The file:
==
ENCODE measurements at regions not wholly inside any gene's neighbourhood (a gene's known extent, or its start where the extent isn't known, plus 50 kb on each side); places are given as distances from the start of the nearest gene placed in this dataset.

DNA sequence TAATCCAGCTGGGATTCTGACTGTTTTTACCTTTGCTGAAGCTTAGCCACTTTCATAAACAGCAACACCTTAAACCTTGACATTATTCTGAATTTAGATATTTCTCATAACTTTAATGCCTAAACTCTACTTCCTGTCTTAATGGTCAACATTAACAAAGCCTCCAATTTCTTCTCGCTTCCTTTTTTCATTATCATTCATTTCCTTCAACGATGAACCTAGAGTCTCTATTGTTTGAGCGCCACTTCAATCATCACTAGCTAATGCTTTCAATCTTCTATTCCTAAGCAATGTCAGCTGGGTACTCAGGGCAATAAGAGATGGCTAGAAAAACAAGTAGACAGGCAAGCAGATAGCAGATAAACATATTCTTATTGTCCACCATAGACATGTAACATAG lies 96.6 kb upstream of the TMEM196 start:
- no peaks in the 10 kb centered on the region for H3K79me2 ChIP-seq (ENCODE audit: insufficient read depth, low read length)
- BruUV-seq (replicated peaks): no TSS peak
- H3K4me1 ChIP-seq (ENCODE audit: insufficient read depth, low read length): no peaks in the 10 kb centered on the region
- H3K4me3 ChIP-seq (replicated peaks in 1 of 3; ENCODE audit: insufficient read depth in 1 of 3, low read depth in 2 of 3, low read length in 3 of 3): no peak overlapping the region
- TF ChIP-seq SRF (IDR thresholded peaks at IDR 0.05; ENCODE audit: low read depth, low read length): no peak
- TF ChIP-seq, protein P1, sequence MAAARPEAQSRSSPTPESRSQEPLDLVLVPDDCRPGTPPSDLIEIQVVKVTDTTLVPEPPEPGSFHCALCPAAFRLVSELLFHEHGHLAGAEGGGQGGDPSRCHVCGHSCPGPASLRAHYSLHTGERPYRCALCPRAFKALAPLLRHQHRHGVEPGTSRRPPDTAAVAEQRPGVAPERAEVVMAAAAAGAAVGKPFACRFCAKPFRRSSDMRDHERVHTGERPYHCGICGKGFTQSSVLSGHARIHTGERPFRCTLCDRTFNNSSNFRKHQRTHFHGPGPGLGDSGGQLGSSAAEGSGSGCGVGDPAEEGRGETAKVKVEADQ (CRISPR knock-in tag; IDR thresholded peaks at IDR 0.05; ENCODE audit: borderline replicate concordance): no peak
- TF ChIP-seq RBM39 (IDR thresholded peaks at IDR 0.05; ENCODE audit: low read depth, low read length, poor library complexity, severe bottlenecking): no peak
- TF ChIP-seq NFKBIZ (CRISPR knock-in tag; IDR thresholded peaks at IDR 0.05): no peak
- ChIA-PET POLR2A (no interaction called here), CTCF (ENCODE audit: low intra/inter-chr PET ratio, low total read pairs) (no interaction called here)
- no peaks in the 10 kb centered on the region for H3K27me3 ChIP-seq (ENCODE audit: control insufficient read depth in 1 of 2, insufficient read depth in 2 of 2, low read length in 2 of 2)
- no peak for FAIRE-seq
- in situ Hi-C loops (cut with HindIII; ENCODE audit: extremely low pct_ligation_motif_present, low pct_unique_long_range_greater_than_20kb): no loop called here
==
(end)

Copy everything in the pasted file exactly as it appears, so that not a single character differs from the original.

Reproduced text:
ENCODE measurements at regions not wholly inside any gene's neighbourhood (a gene's known extent, or its start where the extent isn't known, plus 50 kb on each side); places are given as distances from the start of the nearest gene placed in this dataset.

DNA sequence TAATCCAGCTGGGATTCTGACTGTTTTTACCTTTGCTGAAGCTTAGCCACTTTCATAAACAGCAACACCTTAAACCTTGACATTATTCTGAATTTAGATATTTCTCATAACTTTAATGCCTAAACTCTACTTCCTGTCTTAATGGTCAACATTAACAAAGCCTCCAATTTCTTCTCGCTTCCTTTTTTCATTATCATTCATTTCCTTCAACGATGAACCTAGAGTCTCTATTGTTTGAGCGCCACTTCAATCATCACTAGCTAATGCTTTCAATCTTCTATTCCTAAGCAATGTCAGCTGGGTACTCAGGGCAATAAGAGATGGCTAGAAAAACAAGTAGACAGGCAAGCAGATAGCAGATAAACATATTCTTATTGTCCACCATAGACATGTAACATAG lies 96.6 kb upstream of the TMEM196 start:
- no peaks in the 10 kb centered on the region for H3K79me2 ChIP-seq (ENCODE audit: insufficient read depth, low read length)
- BruUV-seq (replicated peaks): no TSS peak
- H3K4me1 ChIP-seq (ENCODE audit: insufficient read depth, low read length): no peaks in the 10 kb centered on the region
- H3K4me3 ChIP-seq (replicated peaks in 1 of 3; ENCODE audit: insufficient read depth in 1 of 3, low read depth in 2 of 3, low read length in 3 of 3): no peak overlapping the region
- TF ChIP-seq SRF (IDR thresholded peaks at IDR 0.05; ENCODE audit: low read depth, low read length): no peak
- TF ChIP-seq, protein P1, sequence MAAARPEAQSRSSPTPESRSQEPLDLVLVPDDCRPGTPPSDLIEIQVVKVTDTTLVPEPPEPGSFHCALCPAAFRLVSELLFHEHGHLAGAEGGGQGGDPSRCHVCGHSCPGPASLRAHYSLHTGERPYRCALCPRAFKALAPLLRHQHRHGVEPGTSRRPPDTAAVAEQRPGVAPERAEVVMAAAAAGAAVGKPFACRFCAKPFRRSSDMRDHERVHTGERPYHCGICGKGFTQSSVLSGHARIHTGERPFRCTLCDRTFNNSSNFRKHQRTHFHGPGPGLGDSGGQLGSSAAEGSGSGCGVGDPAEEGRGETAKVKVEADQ (CRISPR knock-in tag; IDR thresholded peaks at IDR 0.05; ENCODE audit: borderline replicate concordance): no peak
- TF ChIP-seq RBM39 (IDR thresholded peaks at IDR 0.05; ENCODE audit: low read depth, low read length, poor library complexity, severe bottlenecking): no peak
- TF ChIP-seq NFKBIZ (CRISPR knock-in tag; IDR thresholded peaks at IDR 0.05): no peak
- ChIA-PET POLR2A (no interaction called here), CTCF (ENCODE audit: low intra/inter-chr PET ratio, low total read pairs) (no interaction called here)
- no peaks in the 10 kb centered on the region for H3K27me3 ChIP-seq (ENCODE audit: control insufficient read depth in 1 of 2, insufficient read depth in 2 of 2, low read length in 2 of 2)
- no peak for FAIRE-seq
- in situ Hi-C loops (cut with HindIII; ENCODE audit: extremely low pct_ligation_motif_present, low pct_unique_long_range_greater_than_20kb): no loop called here